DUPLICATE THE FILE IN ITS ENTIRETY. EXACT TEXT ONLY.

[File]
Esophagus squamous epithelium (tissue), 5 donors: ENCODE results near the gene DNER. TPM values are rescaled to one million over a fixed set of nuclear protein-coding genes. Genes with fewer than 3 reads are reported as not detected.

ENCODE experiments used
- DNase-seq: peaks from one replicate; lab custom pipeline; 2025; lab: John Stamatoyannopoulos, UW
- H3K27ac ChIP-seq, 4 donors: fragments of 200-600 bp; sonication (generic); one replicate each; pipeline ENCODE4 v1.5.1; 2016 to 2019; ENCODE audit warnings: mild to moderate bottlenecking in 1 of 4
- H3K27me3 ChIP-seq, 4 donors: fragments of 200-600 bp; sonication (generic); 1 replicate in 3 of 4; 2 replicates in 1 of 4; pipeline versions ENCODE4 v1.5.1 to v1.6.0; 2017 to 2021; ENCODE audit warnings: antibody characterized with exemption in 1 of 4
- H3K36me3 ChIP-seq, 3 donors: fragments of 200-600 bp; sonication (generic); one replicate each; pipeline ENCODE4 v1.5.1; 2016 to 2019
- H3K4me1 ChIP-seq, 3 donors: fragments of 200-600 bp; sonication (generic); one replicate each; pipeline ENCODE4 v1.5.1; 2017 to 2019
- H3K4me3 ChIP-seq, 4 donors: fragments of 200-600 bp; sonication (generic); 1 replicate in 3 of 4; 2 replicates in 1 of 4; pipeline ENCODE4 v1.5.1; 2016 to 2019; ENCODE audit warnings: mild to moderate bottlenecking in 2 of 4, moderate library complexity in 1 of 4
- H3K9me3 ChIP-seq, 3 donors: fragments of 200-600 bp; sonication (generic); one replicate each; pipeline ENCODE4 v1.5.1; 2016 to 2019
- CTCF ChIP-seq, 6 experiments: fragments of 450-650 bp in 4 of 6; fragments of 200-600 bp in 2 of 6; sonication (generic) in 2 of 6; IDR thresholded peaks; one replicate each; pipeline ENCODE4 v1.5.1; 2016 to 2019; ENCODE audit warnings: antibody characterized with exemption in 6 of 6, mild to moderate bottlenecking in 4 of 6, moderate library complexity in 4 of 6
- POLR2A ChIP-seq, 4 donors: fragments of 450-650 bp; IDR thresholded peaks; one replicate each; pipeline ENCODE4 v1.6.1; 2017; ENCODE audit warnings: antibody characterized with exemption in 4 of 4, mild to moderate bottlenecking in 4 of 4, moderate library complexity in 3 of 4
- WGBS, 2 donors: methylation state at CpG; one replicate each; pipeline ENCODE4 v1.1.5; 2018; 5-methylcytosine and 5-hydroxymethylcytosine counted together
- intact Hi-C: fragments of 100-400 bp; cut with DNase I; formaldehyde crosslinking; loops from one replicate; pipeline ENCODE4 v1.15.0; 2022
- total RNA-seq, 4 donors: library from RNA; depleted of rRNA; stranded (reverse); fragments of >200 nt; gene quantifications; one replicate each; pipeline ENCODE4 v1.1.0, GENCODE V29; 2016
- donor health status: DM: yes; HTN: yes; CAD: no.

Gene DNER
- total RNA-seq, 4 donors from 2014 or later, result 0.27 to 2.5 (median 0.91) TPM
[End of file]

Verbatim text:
Esophagus squamous epithelium (tissue), 5 donors: ENCODE results near the gene DNER. TPM values are rescaled to one million over a fixed set of nuclear protein-coding genes. Genes with fewer than 3 reads are reported as not detected.

ENCODE experiments used
- DNase-seq: peaks from one replicate; lab custom pipeline; 2025; lab: John Stamatoyannopoulos, UW
- H3K27ac ChIP-seq, 4 donors: fragments of 200-600 bp; sonication (generic); one replicate each; pipeline ENCODE4 v1.5.1; 2016 to 2019; ENCODE audit warnings: mild to moderate bottlenecking in 1 of 4
- H3K27me3 ChIP-seq, 4 donors: fragments of 200-600 bp; sonication (generic); 1 replicate in 3 of 4; 2 replicates in 1 of 4; pipeline versions ENCODE4 v1.5.1 to v1.6.0; 2017 to 2021; ENCODE audit warnings: antibody characterized with exemption in 1 of 4
- H3K36me3 ChIP-seq, 3 donors: fragments of 200-600 bp; sonication (generic); one replicate each; pipeline ENCODE4 v1.5.1; 2016 to 2019
- H3K4me1 ChIP-seq, 3 donors: fragments of 200-600 bp; sonication (generic); one replicate each; pipeline ENCODE4 v1.5.1; 2017 to 2019
- H3K4me3 ChIP-seq, 4 donors: fragments of 200-600 bp; sonication (generic); 1 replicate in 3 of 4; 2 replicates in 1 of 4; pipeline ENCODE4 v1.5.1; 2016 to 2019; ENCODE audit warnings: mild to moderate bottlenecking in 2 of 4, moderate library complexity in 1 of 4
- H3K9me3 ChIP-seq, 3 donors: fragments of 200-600 bp; sonication (generic); one replicate each; pipeline ENCODE4 v1.5.1; 2016 to 2019
- CTCF ChIP-seq, 6 experiments: fragments of 450-650 bp in 4 of 6; fragments of 200-600 bp in 2 of 6; sonication (generic) in 2 of 6; IDR thresholded peaks; one replicate each; pipeline ENCODE4 v1.5.1; 2016 to 2019; ENCODE audit warnings: antibody characterized with exemption in 6 of 6, mild to moderate bottlenecking in 4 of 6, moderate library complexity in 4 of 6
- POLR2A ChIP-seq, 4 donors: fragments of 450-650 bp; IDR thresholded peaks; one replicate each; pipeline ENCODE4 v1.6.1; 2017; ENCODE audit warnings: antibody characterized with exemption in 4 of 4, mild to moderate bottlenecking in 4 of 4, moderate library complexity in 3 of 4
- WGBS, 2 donors: methylation state at CpG; one replicate each; pipeline ENCODE4 v1.1.5; 2018; 5-methylcytosine and 5-hydroxymethylcytosine counted together
- intact Hi-C: fragments of 100-400 bp; cut with DNase I; formaldehyde crosslinking; loops from one replicate; pipeline ENCODE4 v1.15.0; 2022
- total RNA-seq, 4 donors: library from RNA; depleted of rRNA; stranded (reverse); fragments of >200 nt; gene quantifications; one replicate each; pipeline ENCODE4 v1.1.0, GENCODE V29; 2016
- donor health status: DM: yes; HTN: yes; CAD: no.

Gene DNER
- total RNA-seq, 4 donors from 2014 or later, result 0.27 to 2.5 (median 0.91) TPM